Bavarian State Archives Augsburg BA Neuburg

3439
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Annulment

Underlined passage "and ... to ensure that Joseph Gascho does not emigrate secretly".

Bavarian State Archives Augsburg BA Neuburg

3439
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The emigrants from Probfeld most likely took the most convenient emigration route. They first went to Donauwörth by coach, and took the train from there in the direction of Bamberg.

1849: One slowly descends the Main and Rhine rivers to Cologne (boat, coach). From there the train takes you to Bremen where the emigrants’ boats are waiting.

1850/51: The new railroad line from Donauwörth to Hamburg via Leipzig is completed. The journey to the port of embarkation within Germany is shortened by more than a week.
The emigrants from Probfeld most likely took the most convenient emigration route. They first went to Donauwörth by coach, and took the train from there in the direction of Bamberg.

1849: One slowly descends the Main and Rhine rivers to Cologne (boat, coach). From there the train takes you to Bremen where the emigrants’ boats are waiting.

1850/51: The new railroad line from Donauwörth to Hamburg via Leipzig is completed. The journey to the port of embarkation within Germany is shortened by more than a week.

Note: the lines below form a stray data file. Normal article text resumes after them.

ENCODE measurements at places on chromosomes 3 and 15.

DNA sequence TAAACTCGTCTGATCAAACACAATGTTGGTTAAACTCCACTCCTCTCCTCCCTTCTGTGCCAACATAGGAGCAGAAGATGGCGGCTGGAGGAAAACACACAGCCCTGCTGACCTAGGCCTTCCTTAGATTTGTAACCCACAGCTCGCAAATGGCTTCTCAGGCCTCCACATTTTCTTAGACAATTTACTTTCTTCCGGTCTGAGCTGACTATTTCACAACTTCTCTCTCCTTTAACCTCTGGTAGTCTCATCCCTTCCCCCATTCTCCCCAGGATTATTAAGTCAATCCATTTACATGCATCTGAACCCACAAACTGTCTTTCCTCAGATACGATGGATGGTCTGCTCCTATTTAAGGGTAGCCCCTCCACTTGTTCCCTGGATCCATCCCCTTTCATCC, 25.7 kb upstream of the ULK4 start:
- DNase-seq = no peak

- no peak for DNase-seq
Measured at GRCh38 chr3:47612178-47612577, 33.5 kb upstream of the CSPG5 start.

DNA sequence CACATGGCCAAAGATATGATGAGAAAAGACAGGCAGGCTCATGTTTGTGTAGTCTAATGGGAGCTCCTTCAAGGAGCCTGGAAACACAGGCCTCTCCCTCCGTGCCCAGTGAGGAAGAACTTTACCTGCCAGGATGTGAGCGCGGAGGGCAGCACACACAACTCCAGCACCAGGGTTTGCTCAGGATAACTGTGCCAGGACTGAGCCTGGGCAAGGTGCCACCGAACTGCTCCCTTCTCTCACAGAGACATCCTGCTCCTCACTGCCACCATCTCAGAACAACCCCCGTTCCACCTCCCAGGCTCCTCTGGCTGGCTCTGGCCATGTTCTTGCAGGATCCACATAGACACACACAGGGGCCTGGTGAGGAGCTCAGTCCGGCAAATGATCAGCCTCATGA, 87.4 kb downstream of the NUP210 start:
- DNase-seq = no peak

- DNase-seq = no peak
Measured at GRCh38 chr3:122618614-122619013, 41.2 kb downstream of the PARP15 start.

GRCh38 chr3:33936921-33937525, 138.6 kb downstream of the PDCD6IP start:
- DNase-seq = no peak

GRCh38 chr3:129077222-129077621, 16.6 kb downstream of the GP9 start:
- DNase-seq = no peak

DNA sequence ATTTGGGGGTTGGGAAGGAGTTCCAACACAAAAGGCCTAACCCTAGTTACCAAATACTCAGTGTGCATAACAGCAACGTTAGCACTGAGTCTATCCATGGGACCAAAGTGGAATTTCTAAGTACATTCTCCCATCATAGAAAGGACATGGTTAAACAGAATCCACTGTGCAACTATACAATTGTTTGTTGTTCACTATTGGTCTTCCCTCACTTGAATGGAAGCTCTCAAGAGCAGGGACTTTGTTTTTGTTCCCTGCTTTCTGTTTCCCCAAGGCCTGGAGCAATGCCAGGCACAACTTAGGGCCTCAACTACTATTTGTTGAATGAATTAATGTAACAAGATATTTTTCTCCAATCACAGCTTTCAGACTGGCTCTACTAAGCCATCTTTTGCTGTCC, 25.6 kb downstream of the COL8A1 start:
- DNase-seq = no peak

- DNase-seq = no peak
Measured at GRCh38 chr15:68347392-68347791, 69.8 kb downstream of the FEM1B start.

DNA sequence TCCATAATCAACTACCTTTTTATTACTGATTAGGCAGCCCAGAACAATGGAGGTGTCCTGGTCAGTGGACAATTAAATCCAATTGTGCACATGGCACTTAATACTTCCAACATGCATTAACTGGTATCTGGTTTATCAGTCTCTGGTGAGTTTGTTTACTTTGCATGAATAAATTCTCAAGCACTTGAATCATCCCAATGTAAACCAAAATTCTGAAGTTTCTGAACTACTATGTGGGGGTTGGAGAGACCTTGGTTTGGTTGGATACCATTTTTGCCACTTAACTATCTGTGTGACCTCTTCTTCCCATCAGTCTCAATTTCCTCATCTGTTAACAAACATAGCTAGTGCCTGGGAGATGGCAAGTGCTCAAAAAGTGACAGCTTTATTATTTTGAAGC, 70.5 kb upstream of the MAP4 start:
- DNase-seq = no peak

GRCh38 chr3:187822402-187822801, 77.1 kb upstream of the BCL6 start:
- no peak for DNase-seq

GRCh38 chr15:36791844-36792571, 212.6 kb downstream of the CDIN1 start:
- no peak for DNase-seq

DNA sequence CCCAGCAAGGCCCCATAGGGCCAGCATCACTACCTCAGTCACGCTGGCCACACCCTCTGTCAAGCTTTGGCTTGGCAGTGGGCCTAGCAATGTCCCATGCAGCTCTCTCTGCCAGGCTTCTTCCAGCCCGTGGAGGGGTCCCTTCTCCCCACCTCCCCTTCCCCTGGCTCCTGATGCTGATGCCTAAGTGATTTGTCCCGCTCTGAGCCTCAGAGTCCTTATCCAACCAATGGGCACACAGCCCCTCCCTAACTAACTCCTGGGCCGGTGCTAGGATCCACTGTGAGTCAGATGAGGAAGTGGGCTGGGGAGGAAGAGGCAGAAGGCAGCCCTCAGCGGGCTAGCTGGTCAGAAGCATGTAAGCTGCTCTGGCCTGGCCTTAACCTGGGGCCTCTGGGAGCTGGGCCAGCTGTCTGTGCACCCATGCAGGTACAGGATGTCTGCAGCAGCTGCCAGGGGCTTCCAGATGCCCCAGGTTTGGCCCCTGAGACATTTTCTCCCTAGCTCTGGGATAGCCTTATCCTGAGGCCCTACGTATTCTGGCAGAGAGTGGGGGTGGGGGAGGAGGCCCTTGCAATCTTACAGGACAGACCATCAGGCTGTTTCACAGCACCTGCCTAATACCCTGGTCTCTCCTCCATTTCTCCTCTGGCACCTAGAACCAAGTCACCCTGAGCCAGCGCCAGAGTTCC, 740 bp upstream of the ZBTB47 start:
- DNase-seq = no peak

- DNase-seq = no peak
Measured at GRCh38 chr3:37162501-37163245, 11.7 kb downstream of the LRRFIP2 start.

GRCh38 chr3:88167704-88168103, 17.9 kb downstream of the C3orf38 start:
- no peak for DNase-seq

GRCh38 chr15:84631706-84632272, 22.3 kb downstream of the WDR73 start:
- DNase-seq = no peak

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Aside from the famine during the winters towards the end of the forties in the 19th century, and the political and economical uncertainties in 1848-1849 caused by the German revolution, religious reasons seem to be the major motivation for emigrating to Canada from Probfeld. The emigrants from Probfeld were mainly Mennonites.

Aside from the famine during the winters towards the end of the forties in the 19th century, and the political and economical uncertainties in 1848-1849 caused by the German revolution, religious reasons seem to be the major motivation for emigrating to Canada from Probfeld. The emigrants from Probfeld were mainly Mennonites.


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Learning Objectives

The learner will:

  • Recognize the mass emigration of people from villages in Germany in mid 19th century, using Probfeld as an example;
  • Describe a typical emigration route from Donaumoos;
  • List several reasons emigrants might have had for leaving Donaumoos for Canada;
  • Describe some challenges faced by people wishing to emigrate from Bavaria for Canada;
  • Empathize with the situations faced by emigrants who came to Canada from Germany in the mid 19th century.